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Flett conviction brings victim's family closure

A Spokane jury found Jason Flett guilty of first degree murder on Friday. Flett was on trial for the 2012 murder of Ramona Childress. Her family says the conviction will help bring closure.

"You know, it was finally a win for Ramona," said Abraham Carroll, Ramona's brother.

Abe describes his sister as a devoted mother and daughter.

"She was full of love," said Carroll. "That was almost the thing you hated about her, there were so many hug, so much love. It was smothering, but it was it most definitely is her best characteristic."

Prosecutors say Flett killed Childress because she had information that could send him back to jail. Investigators found that Flett strangled Childress before beating her with a shovel and stabbing her.

A year after she went missing, a witness told police that he helped Flett bury her body outside of Elk.

The jury also found that a deadly weapons enhancement applied to this case, which will add jail time to Flett's sentence.

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EWU emergency response training today

EWU emergency response training today

The Eastern Washington University Police Department will be holding their annual emergency response training exercise at Reid Elementary School on campus this afternoon.

Beginning at 1 pm, the Rescue Task Force exercise will test emergency response to a critical incident and will include their emergency response partners in the community. This will involve specific training between police/fire to treat victims inside a 'warm zone' during an incident while another team is pursuing a shooter/suspect.

Police and fire department activity will be heavy in and around the Reid Elementary building until approximately 7 pm.

Storm brings dust clouds and power outages

Storm brings dust clouds and power outages

People from all over Eastern Washington and Northern Idaho watched in awe as the large dust cloud covered everything in its path, turning the sunny summer sky into a brown haze Tuesday evening.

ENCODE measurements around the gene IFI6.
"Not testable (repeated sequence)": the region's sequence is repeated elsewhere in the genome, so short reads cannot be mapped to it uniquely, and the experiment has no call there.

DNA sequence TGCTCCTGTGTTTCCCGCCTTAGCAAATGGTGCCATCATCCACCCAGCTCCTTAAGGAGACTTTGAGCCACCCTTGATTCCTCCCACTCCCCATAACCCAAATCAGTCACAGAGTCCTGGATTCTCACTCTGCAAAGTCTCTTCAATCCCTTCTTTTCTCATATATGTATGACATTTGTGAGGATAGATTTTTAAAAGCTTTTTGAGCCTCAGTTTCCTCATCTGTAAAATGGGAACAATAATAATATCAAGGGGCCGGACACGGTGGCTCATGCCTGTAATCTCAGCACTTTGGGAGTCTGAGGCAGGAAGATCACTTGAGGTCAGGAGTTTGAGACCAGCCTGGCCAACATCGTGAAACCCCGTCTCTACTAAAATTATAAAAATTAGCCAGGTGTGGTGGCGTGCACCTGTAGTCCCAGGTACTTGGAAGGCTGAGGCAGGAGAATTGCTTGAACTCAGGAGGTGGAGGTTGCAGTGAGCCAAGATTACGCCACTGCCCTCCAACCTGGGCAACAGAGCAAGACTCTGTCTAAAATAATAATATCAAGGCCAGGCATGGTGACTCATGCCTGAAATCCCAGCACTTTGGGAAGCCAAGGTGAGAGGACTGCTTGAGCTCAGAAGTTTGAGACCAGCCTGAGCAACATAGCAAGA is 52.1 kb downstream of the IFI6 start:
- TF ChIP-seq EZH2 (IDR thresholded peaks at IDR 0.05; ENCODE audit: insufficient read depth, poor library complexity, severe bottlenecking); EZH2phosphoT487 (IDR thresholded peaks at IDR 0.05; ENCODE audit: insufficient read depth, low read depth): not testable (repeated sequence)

The fast winds combined with rain and hail have become all too common for many Spokane residents.

For other areas like Spokane Valley and the South Hill, a new phenomenon.

No matter where you are located Jessie Wuerst, from Avista, said they believe they were more prepared than the previous storms.

"We've really had to get back on our toes, refresh our storm preparations but it didn't take that long when that first storm came up in July to make sure that our communications, are extremely regular and clear with our customers," said Wuerst.

Crews were on standby after their regular day shifts Tuesday in order to tackle the downed power lines as quickly as possible. As soon as the first of the storm rolled over the South Hill crews were out working.

Wuerst said whether it is their linemen or customers, "Above all it's safety that's a concern."

Brush fire destroys home near Mead

Fire investigators are working to figure out how three separate brush fires sparked near Mead destroying a home and three outbuildings.

The fires were reported Tuesday night off Peone Road.

The largest fire was estimated to be 10 acres in size and was quickly stopped by fire crews.

"There will probably be people here all evening," DNR Information Officer Guy Giffords said. "We currently have over 50 firefighters on scene from Spokane County Fire District 9, District 4, DNR and BLM."

The Department of Natural Resources says they had fire fighters in the area as they were prepared to deal with severe weather that moved through.